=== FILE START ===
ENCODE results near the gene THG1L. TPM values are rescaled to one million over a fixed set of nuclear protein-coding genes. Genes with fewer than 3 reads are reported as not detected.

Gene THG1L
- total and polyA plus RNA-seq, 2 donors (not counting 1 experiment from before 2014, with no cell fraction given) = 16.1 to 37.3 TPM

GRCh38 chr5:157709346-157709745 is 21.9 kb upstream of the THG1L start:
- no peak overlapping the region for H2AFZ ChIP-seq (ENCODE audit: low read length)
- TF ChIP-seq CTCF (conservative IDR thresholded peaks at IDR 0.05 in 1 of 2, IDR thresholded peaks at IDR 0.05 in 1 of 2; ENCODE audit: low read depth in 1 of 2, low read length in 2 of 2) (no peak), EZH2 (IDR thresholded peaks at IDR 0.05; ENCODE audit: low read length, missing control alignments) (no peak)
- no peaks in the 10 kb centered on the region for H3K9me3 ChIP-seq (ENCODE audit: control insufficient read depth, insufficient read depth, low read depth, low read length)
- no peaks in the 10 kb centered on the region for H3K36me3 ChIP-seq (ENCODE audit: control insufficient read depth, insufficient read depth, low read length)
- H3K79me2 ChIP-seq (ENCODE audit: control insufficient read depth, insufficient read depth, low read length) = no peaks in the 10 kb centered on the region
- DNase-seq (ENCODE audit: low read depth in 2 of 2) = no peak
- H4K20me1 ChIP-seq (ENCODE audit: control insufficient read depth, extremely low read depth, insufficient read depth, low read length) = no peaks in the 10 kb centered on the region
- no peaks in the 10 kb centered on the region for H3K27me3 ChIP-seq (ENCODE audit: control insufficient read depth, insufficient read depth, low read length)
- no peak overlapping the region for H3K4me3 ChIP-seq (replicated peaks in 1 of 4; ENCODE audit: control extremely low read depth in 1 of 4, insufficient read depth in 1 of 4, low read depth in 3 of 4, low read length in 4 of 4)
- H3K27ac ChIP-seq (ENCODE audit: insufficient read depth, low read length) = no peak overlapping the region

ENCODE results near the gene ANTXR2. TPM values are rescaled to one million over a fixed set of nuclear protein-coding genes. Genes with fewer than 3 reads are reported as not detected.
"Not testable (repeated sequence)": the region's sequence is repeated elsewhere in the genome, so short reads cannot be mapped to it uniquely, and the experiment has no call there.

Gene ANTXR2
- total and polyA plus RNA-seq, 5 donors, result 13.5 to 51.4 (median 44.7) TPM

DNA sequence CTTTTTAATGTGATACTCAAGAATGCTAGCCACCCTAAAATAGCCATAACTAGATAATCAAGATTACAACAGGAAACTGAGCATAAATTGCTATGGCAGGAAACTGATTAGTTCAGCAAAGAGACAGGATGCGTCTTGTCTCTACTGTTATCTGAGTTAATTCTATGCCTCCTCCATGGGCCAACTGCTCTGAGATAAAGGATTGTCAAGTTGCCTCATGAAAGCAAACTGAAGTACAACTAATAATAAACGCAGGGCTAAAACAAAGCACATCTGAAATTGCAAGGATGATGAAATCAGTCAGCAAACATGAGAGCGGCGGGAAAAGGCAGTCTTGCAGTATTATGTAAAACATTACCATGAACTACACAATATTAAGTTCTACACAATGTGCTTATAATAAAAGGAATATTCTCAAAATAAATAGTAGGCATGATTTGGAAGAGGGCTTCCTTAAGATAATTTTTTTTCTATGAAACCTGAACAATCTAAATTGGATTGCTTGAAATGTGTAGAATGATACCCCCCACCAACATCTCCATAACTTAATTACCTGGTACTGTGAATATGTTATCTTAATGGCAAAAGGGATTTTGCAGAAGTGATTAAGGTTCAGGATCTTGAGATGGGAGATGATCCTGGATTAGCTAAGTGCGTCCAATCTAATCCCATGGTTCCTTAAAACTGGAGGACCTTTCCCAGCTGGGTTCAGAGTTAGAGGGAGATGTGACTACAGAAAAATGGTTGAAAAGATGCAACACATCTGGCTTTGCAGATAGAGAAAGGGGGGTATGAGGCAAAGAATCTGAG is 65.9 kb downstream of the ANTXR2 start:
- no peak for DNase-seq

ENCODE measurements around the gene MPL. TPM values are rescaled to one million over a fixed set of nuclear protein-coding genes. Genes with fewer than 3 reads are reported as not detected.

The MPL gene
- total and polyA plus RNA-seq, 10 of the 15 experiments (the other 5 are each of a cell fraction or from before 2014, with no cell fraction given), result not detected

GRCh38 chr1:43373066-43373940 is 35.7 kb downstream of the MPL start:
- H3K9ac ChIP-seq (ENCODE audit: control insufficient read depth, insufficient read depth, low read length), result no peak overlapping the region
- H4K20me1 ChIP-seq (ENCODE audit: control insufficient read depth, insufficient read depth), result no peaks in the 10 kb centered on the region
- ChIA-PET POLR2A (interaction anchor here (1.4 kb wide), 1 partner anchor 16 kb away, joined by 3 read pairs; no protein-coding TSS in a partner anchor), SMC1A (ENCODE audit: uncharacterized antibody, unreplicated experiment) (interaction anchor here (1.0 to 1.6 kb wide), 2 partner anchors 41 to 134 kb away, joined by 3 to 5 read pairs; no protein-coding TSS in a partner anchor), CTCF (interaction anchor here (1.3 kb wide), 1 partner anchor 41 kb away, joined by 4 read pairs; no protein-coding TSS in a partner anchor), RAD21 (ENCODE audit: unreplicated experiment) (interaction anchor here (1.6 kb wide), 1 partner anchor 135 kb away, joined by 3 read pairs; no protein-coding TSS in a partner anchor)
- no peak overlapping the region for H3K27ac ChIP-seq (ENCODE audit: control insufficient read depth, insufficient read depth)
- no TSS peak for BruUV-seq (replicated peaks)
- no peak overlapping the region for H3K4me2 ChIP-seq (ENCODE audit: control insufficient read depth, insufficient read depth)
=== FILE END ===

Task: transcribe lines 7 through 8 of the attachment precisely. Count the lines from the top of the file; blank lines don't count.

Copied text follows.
- no peaks in the 10 kb centered on the region for H3K9me3 ChIP-seq (ENCODE audit: control insufficient read depth, insufficient read depth, low read depth, low read length)
- no peaks in the 10 kb centered on the region for H3K36me3 ChIP-seq (ENCODE audit: control insufficient read depth, insufficient read depth, low read length)